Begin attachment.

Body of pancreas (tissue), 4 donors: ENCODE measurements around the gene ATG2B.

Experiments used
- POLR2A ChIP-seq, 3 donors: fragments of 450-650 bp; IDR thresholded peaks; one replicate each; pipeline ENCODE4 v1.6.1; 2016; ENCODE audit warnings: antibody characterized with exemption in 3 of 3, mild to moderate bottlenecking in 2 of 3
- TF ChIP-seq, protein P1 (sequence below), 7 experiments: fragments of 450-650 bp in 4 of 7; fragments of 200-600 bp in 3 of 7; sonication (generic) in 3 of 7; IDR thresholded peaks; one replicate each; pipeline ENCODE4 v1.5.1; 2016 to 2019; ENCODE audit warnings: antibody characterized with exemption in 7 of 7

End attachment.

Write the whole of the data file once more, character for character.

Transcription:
Body of pancreas (tissue), 4 donors: ENCODE measurements around the gene ATG2B.

Experiments used
- POLR2A ChIP-seq, 3 donors: fragments of 450-650 bp; IDR thresholded peaks; one replicate each; pipeline ENCODE4 v1.6.1; 2016; ENCODE audit warnings: antibody characterized with exemption in 3 of 3, mild to moderate bottlenecking in 2 of 3
- TF ChIP-seq, protein P1 (sequence below), 7 experiments: fragments of 450-650 bp in 4 of 7; fragments of 200-600 bp in 3 of 7; sonication (generic) in 3 of 7; IDR thresholded peaks; one replicate each; pipeline ENCODE4 v1.5.1; 2016 to 2019; ENCODE audit warnings: antibody characterized with exemption in 7 of 7